Local Interest

The Aspiring Farmer Virtual Course is a 6-week long interactive online course for aspiring and beginning farmers interested in starting a, or improving their, small- to mid-scale produce, livestock or other diversified operations. From dreaming and creating a vision to developing a sound business and marketing plan, course participants will be well equipped to take the next steps in starting their farm operation. Course work will include weekly presentations, and discussions and interactions with peers, instructors, and farmers in the region.

The Partnership Grant program is intended to foster cooperation between agriculture professionals and small groups of farmers and ranchers to catalyze on-farm research, demonstration, and education activities related to sustainable agriculture.

 This week, September 20th through September 26th is National Farm Safety Week. The theme for National Farm Safety and Health Week 2020 is “Every Farmer Counts”.  The theme is to acknowledge, celebrate, and uplift America’s farmers and ranchers who have encountered many challenges over the past couple of years, yet continue to work hard to provide the food, fiber, and fuel that we need. Fall harvest time can be one of the busiest and most dangerous seasons of the year for the agriculture industry. With fall harvest just beginning, safety needs to be an important focus for farmers and others in our rural community.  

An on-line webinar is scheduled for Friday October, 9th 11:00 AM to 1:00 PM CDT. An on-line webinar is scheduled for Friday October, 9th 11:00 AM to 1:00 PM CDT. The seminar will focus on landowners’ considerations related to leasing land for utility scale solar development. Farmers, landowners, and their families have much to consider when considering long term land leases. This webinar will give an overview of solar development and touch on major issues to consider when negotiating a solar lease agreement.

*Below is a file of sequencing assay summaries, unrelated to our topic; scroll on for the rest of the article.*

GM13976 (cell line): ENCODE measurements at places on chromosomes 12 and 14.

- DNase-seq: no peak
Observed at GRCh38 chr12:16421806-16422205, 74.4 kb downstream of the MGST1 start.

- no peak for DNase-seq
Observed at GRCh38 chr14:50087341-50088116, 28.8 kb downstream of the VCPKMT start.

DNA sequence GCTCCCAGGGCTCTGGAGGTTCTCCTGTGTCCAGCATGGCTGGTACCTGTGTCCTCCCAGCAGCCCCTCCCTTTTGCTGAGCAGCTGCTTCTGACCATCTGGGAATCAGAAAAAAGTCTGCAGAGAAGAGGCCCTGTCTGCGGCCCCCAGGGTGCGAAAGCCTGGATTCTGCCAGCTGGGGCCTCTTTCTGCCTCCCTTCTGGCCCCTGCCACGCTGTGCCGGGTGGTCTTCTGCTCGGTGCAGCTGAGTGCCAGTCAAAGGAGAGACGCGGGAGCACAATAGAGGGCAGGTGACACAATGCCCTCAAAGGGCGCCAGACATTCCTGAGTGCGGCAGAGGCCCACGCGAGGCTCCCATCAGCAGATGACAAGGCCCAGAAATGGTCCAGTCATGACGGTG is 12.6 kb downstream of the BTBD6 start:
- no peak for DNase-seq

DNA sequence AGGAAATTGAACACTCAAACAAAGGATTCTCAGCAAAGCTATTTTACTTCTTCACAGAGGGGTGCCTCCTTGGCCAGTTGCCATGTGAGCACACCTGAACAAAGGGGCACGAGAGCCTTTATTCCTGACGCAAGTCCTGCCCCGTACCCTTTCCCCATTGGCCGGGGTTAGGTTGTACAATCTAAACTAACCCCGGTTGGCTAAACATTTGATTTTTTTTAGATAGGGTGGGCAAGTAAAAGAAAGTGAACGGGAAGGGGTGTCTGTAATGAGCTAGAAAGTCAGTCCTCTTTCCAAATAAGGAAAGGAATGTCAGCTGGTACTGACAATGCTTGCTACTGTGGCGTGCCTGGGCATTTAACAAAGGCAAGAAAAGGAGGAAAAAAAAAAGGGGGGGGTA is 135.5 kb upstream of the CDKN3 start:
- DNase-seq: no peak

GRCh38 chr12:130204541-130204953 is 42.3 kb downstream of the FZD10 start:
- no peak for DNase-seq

So have you seen that purple topped grass growing in the ditches, in pastures, along fields and in waterways recently?  This grass is called just what it looks like, “Purpletop”.  Another name for this grass is greasegrass.  This year I have just seen some of it showing up in pastures and along roads.  When we had the drought in 2012, it didn’t show up much.  If you are concerned about it being a problem weedy grass, it shouldn’t be a problem.  It has shown up this time of year the past few years, especially when we get some good rains during the summer.  

Late summer, fall and harvest are good times to check out where you may have a problem with specific weeds or where a new weed is invading or possibly even herbicide resistance is developing.  By identifying the weed, extent of any infestations and locations of weed problems, you will have a better strategy for managing these weeds in the future, maybe even this fall.  Marestail or maybe more specifically, glyphosate resistant marestail has become a major problem in Nebraska.  In traveling around southeast Nebraska, marestail control and weed control in general appears to be much better overall this summer compared to previous years.

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Rural Fellows accepting 200 students, 100 host communities for 2021

September 24, 2020
The University of Nebraska–Lincoln is seeking college students and community leaders from across Nebraska to participate in the 2021 Rural Fellows program.

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